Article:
We had sex more than was necessary. Even though we were loaded we stayed in cheap motels. Sometimes we would get smashed and spend the night running a commentary on the decor.

We decided we would like to meet the sales rep for all that lime green and orange and dark blue Laminex. We reckoned he probably had a thing going with the women who had the territory for the fake wood panelling. When they bumped into each other at some second-rate small-town motel they would pretend not to know each other. Later, after they put away their sample books, they would secretly get together.

He decided how long we stayed in each place. I would have the car packed and all of a sudden he would decide he didn't want to leave – that he liked something particular – like the water pressure or a tree. Other times I would be asleep and he would wake me and tell me he wanted us to drive. He was trying to time it all. I think the plan was to find Jesus and then die in my arms. It was a lot to take on.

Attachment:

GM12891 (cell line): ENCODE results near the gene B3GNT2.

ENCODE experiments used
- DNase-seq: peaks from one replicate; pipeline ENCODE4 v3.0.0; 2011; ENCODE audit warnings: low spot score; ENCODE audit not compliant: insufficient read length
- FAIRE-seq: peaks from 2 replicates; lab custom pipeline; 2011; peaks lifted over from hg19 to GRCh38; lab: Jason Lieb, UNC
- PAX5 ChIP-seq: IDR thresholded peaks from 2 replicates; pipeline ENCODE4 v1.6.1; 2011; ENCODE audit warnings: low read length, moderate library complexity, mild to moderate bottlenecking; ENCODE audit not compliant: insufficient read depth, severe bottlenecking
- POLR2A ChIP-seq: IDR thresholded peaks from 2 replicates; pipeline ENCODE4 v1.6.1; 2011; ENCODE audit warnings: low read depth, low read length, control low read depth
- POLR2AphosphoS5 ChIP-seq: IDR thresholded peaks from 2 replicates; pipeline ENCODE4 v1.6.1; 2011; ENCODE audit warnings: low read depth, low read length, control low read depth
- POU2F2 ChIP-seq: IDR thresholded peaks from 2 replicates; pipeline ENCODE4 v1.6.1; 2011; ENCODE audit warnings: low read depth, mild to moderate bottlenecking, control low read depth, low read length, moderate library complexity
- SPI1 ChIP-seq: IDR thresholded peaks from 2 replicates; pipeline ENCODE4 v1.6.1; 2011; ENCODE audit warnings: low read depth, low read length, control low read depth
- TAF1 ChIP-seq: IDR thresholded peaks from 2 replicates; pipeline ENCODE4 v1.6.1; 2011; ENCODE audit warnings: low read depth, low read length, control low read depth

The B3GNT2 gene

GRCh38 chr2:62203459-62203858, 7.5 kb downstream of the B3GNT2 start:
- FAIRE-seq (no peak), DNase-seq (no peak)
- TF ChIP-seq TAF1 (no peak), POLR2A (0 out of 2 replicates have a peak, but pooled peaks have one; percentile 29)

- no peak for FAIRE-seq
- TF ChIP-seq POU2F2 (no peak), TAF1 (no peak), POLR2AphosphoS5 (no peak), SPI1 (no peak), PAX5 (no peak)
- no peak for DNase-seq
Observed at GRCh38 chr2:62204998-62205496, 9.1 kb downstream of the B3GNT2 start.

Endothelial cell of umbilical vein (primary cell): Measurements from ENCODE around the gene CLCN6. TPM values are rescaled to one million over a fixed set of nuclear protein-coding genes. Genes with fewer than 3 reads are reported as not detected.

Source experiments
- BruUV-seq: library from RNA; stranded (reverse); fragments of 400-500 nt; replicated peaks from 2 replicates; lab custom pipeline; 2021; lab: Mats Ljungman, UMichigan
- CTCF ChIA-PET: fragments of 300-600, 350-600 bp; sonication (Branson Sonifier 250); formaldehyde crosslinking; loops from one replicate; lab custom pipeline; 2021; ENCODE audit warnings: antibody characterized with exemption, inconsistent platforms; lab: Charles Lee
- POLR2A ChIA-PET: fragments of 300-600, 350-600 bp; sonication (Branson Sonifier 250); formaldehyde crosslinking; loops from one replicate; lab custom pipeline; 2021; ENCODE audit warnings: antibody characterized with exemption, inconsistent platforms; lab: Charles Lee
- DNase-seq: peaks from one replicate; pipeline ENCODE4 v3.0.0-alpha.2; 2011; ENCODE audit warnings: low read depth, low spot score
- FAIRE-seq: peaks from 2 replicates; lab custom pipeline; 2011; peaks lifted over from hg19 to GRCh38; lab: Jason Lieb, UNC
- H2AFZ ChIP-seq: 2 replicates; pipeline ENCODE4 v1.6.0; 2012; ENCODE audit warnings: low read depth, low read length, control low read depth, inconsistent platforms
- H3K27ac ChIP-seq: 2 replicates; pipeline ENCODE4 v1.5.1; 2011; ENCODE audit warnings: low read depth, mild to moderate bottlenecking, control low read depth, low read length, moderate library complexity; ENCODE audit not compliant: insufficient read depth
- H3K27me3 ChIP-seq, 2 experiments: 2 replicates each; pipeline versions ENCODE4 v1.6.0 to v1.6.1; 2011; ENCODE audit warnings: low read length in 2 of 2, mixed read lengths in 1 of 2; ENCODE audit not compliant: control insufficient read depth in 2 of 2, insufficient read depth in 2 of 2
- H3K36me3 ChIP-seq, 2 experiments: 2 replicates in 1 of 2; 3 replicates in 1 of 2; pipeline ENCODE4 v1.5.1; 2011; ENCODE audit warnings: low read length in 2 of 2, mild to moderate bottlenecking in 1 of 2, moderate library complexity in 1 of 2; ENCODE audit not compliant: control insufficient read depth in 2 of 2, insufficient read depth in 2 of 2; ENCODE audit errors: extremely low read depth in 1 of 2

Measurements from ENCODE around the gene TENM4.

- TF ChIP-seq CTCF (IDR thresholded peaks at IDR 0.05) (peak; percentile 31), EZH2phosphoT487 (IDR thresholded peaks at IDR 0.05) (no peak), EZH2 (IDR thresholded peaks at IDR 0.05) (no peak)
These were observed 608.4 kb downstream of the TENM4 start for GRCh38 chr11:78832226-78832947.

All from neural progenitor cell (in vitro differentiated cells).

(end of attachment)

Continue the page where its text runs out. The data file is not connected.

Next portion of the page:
We picked up a couple of hitchhikers, two young Swiss guys who were on some sort of elaborate dodge of national service. They had incredibly good dope and after a long conversation about which TV shows got dubbed into Swiss German we settled into a quiet mood and drove with all the windows down and with warm air blowing across us.

North of Newcastle we came to the best piss-weak big thing – the remains of Leyland Brothers World. When I was a kid we lived opposite one of the Leyland brothers at Lake Macquarie. I don't remember if it was Mike or Mal but I remember that one time I was playing on a pile of rubble on the vacant lot next to his house and one of the Mrs Leyland Brothers yelled at me.